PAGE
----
Even on a detailed chart of Oceania, Fiji is way out there. Athwart the 180th meridian, the 322 islands belonging to this archipelago were once bisected by the International Date Line. No one here seemed to care about this technical quirk in the space-time continuum except that it may have spawned the local wisecrack: "Here today, gone to Fiji." Both culturally and geographically, Fiji is also on the dividing line between Polynesia and Melanesia, midway between Tahiti and Australia. Swirling out from "the mainland" island of Viti Levu, the volcanic chain reaches into the Koro Sea and South Pacific Ocean, a nebula of verdant rain forest, tan beaches, and piercing blue lagoons. In many ways, Fiji looks like a snapshot of Hawaii before the high-rises. (The tallest building here is only 17 stories.) This sugarcane republic still has fewer than one million permanent residents, only three airports with paved runways, and a single (two-lane) highway. For someone who has harbored South Seas fantasies fueled by old Errol Flynn films and Joseph Conrad novellas, making the long journey to Fiji has its payoff: It's one of the last untrammeled places, where steamer ferries still ply the straits, and barefoot bush pilots land on grass strips to deliver guitar strings and watermelons.
Historically, Fiji has always attracted a certain dreamer with the bravado, or cash, to carve out his own little kingdom. In the 18th century, William Bligh bobbed through on a lifeboat after being booted off the HMS Bounty by his mutinous crew. Traders in search of sandalwood and missionaries in search of salvation arrived next. During the 1840's, a rough-and-tumble Yankee sea captain named Benjamin Wallis controlled the lucrative bêche-de-mer, or sea cucumber, trade with Manila. His wife, Mary, made sharp observations about their voyage in her diary, subsequently published under the title Life in Feejee: Five Years Among the Cannibals. More recently, cult leader Adi Da, a.k.a. Franklin Jones, established a wacky hermitage on the island of Naitauba, and life coach Anthony Robbins conducted motivational seminars on Namale. Mel Gibson purchased Mago Island from a Japanese conglomerate and promptly installed a personal bowling alley. And while I hesitate to lump developer David Gilmour in with this motley group, it does take long-range vision to reform a 2,200-acre isle, uninhabited for 140 years, into an impeccable resort. On my quest for the real Fiji—rather than the Italian or Australian interpretations scattered across the islands—Wakaya Island is my first hop after clearing customs at Nadi International Airport.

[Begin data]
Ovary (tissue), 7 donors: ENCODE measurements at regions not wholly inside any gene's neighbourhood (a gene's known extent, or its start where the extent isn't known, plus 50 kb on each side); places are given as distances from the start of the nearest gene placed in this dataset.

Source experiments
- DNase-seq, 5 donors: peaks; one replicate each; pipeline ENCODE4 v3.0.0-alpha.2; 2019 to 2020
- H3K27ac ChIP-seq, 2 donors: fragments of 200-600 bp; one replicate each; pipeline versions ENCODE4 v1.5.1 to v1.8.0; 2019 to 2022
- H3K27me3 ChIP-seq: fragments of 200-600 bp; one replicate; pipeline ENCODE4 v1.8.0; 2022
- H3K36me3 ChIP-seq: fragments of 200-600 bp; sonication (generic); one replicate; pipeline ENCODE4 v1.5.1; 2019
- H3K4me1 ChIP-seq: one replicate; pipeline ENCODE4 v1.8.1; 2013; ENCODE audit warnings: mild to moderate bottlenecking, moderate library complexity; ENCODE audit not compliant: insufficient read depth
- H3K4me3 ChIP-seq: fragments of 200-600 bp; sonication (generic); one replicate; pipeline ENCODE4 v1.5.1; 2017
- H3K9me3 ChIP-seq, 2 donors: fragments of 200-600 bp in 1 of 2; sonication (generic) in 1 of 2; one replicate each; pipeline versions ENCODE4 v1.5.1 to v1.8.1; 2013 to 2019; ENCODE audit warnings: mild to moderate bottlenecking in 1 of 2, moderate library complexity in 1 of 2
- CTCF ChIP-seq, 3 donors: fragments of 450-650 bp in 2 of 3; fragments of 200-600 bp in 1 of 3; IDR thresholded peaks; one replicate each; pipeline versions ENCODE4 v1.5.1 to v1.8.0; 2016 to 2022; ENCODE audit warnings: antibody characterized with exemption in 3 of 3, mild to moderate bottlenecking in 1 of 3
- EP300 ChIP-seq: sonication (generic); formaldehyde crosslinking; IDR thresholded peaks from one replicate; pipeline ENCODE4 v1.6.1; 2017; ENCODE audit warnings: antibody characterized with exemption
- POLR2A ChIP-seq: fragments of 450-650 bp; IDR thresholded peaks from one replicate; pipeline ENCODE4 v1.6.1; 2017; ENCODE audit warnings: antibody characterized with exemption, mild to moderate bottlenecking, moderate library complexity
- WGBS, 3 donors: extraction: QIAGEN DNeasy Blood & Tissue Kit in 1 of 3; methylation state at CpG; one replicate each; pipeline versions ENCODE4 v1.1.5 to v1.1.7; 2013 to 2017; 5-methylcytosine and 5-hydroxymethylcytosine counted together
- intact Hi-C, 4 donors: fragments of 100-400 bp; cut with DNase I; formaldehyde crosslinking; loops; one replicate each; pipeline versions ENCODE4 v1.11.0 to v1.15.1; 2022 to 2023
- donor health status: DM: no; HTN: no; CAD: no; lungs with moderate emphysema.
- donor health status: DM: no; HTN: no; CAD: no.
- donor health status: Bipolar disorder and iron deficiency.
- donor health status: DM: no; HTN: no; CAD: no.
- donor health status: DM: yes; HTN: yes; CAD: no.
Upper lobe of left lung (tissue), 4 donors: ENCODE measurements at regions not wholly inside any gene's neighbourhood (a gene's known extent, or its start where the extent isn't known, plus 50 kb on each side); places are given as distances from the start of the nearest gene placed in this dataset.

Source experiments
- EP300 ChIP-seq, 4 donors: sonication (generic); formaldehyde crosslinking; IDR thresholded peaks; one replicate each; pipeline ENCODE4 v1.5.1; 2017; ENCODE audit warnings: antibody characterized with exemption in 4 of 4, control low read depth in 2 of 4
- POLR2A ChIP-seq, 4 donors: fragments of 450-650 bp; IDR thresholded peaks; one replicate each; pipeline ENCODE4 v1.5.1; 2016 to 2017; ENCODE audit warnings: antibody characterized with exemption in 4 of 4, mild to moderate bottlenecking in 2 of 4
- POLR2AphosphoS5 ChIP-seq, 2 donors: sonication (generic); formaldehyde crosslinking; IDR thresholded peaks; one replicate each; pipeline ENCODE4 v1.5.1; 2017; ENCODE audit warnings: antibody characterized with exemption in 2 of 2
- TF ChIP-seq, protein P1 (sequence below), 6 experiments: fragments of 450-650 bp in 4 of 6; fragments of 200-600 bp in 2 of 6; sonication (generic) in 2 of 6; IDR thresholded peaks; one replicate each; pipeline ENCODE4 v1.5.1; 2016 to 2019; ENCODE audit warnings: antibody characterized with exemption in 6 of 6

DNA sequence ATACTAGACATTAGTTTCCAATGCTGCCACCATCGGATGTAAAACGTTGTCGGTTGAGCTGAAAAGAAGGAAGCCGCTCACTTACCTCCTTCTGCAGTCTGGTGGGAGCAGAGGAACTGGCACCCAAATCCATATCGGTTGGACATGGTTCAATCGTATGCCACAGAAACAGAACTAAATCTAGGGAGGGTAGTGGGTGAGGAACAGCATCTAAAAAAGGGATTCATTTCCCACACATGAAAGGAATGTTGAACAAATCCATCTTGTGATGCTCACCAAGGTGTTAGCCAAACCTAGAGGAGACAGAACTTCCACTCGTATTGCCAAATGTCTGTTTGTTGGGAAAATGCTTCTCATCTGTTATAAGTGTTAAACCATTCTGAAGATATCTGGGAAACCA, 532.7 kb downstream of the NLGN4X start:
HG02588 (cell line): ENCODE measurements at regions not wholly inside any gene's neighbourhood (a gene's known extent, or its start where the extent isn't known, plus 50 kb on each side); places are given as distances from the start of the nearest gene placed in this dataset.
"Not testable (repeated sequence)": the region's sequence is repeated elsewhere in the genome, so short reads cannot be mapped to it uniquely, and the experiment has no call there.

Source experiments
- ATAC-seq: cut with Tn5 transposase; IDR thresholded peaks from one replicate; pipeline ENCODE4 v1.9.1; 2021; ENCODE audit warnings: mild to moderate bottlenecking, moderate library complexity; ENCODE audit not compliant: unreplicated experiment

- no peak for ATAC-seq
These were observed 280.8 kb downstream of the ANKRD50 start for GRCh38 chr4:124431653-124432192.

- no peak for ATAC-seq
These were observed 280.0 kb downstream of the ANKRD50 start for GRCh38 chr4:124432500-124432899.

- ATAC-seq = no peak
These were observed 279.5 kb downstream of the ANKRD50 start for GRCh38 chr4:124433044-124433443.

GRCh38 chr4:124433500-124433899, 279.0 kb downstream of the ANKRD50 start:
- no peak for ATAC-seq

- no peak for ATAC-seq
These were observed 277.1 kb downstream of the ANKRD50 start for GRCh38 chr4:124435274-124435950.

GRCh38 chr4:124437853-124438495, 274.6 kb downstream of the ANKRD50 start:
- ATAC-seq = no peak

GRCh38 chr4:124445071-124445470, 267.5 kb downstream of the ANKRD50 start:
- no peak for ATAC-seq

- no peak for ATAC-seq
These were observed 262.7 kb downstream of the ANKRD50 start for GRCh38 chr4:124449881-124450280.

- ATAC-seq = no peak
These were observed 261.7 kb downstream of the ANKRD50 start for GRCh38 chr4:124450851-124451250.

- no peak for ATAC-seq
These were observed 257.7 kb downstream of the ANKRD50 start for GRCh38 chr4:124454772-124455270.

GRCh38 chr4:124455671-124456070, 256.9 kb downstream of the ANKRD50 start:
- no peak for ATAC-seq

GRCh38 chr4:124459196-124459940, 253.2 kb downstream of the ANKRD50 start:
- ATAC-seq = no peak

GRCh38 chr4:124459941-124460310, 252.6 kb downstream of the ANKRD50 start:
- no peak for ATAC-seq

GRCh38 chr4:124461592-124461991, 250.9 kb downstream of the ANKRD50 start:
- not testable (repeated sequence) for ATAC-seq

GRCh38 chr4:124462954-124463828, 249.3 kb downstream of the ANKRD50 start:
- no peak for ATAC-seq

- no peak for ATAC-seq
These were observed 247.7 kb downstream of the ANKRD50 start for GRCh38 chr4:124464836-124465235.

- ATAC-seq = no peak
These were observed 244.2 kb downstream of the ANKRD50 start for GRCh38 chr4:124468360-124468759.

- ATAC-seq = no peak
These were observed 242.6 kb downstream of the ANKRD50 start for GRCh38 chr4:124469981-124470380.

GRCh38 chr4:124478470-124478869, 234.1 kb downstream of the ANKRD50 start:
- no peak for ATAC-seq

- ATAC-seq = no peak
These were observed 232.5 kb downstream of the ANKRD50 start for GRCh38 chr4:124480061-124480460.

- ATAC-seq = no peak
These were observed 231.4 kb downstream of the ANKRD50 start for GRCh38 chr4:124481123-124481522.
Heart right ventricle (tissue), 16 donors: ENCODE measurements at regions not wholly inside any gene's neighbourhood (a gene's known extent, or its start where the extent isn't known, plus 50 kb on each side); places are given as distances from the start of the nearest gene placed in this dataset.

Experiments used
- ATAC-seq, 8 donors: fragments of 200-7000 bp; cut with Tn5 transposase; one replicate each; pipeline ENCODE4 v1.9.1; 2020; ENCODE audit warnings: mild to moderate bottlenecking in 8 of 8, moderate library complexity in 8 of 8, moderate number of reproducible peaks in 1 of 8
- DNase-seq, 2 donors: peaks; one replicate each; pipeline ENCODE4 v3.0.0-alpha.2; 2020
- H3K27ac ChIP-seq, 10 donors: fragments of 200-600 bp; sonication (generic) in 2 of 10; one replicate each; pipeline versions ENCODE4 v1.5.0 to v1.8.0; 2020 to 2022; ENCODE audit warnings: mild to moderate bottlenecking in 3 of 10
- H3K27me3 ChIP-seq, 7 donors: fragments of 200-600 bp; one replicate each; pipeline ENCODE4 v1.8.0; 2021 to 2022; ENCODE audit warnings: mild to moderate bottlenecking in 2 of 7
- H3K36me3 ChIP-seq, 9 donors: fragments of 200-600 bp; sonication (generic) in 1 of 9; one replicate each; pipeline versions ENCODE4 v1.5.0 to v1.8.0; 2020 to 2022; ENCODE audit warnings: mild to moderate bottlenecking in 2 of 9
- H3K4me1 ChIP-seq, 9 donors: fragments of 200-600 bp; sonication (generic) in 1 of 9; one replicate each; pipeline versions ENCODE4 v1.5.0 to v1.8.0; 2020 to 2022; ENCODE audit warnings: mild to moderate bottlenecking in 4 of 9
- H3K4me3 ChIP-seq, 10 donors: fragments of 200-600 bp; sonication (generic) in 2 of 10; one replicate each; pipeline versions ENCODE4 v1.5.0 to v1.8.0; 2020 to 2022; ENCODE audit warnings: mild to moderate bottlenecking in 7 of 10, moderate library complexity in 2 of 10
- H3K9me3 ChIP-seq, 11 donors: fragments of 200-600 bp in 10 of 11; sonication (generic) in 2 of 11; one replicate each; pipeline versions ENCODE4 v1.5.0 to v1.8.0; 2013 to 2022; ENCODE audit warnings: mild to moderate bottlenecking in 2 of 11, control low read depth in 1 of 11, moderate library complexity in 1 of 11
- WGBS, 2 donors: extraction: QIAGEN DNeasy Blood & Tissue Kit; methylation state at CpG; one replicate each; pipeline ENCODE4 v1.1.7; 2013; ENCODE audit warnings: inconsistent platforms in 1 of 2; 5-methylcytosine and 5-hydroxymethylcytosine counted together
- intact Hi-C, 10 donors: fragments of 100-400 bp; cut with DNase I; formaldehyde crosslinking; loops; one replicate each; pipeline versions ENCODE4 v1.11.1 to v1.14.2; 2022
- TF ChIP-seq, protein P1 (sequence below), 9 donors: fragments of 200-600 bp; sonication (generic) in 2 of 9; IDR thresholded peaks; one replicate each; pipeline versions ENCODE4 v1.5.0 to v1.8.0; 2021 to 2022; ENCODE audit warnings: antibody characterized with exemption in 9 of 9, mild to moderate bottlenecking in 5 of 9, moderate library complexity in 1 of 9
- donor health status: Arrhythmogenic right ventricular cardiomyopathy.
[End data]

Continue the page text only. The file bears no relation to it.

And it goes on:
Despite the long haul from Los Angeles, my dawn sighting of the whitecapped passage between Fiji's two largest islands, Viti Levu and Vanua Levu, reinvigorates me as the Wakaya Club's eight-seat Cessna Grand Caravan soars due east over the trackless Nandrau Plateau. The plane is custom-fitted with tan leather seats and square bottle-holders for FIJI Water, also founded by Gilmour when he got fed up with importing Evian to the South Pacific. In a short time, the locally bottled artesian water has leapfrogged over traditional cash crops (sugar, coconut oil, trustafarian surfers) to become a globally recognized brand. After landing on a grass strip, I ride down to the shoreline in a suitably utilitarian truck, passing through a dense forest of giant ferns and tangled banyans and then fields where a herd of wild horses graze.
Before dinner, Gilmour and I meet at the Palm Grove bar in a communal bure, or bungalow, with massive support poles bound by intricate coconut-fiber rope. "I wanted to create an awareness of Fiji," he says, referring to the water plant, which he recently sold to Stewart Resnick of POM Wonderful. "If you look at wind-flow patterns, Fiji is one of the least polluted places in the world. And in Yaqara Valley, on Viti Levu, I discovered an aquifer. It's a taste of paradise." Gilmour's tenure in Fiji dates back to 1970, when he first "jumped ship" during a refueling stop on a Pan Am flight between Hawaii and Sydney. In 1991, he built an aerie called Vale O, with a view of two seas, on Wakaya Island's highest peak. Since then, he and his wife, Jill, have added nine cinnabar-red bures, an open-air restaurant, an orchid hothouse, and a spa at the edge of a lagoon. His most recent project is a two-bedroom bure with its own plunge pool, where celebrities will be able to hole up for a honeymoon without the glare of flashbulbs. However, Gilmour's legacy to Fiji has little to do with his rich-and-famous guests.
In the morning, my waitress, Ariette, delivers fresh pineapple-ginger juice and white toast with the crusts removed to a breakfast gazebo facing the house lagoon. Then, I wander over to the billiards room to view Gilmour's extensive collection of antique South Pacific maps and engravings, many depicting Fijian warriors and their encounters with early traders, like Captain Wallis. Manager Rob Miller guides me to an open bure, where a crew is roasting and pressing meat from coconuts gathered from Wakaya's old grove to extract sweet oil for the restaurant. (It's great drizzled on the grilled langoustines at lunch.) We also take a look at the new school in the staff village. He explains that many Fijian children lack educational opportunities (eighth grade is the typical cutoff in the backwater). Wakaya provides primary classes for the island's junior residents, and Gilmour has a scholarship program for secondary school education. The University of the South Pacific has a campus in Suva, Fiji's capital.